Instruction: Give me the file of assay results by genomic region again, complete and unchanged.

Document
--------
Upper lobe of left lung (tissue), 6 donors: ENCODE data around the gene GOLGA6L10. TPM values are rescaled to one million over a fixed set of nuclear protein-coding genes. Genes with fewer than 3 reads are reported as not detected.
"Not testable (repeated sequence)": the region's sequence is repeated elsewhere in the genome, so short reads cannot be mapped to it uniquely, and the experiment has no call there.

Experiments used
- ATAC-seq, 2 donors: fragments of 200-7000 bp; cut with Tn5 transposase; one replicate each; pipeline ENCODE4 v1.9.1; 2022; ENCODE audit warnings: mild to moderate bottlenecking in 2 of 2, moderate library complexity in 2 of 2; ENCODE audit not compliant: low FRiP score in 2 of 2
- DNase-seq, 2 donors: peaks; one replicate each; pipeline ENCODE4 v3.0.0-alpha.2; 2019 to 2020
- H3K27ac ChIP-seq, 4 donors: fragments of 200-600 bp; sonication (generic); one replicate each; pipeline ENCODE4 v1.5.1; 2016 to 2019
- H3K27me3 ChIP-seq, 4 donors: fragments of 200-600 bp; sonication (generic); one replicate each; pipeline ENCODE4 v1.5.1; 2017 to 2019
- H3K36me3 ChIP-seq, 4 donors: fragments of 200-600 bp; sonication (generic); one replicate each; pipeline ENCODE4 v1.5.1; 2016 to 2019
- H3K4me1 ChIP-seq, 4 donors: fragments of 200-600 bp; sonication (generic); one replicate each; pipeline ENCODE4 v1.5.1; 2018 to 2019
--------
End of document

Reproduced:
Upper lobe of left lung (tissue), 6 donors: ENCODE data around the gene GOLGA6L10. TPM values are rescaled to one million over a fixed set of nuclear protein-coding genes. Genes with fewer than 3 reads are reported as not detected.
"Not testable (repeated sequence)": the region's sequence is repeated elsewhere in the genome, so short reads cannot be mapped to it uniquely, and the experiment has no call there.

Experiments used
- ATAC-seq, 2 donors: fragments of 200-7000 bp; cut with Tn5 transposase; one replicate each; pipeline ENCODE4 v1.9.1; 2022; ENCODE audit warnings: mild to moderate bottlenecking in 2 of 2, moderate library complexity in 2 of 2; ENCODE audit not compliant: low FRiP score in 2 of 2
- DNase-seq, 2 donors: peaks; one replicate each; pipeline ENCODE4 v3.0.0-alpha.2; 2019 to 2020
- H3K27ac ChIP-seq, 4 donors: fragments of 200-600 bp; sonication (generic); one replicate each; pipeline ENCODE4 v1.5.1; 2016 to 2019
- H3K27me3 ChIP-seq, 4 donors: fragments of 200-600 bp; sonication (generic); one replicate each; pipeline ENCODE4 v1.5.1; 2017 to 2019
- H3K36me3 ChIP-seq, 4 donors: fragments of 200-600 bp; sonication (generic); one replicate each; pipeline ENCODE4 v1.5.1; 2016 to 2019
- H3K4me1 ChIP-seq, 4 donors: fragments of 200-600 bp; sonication (generic); one replicate each; pipeline ENCODE4 v1.5.1; 2018 to 2019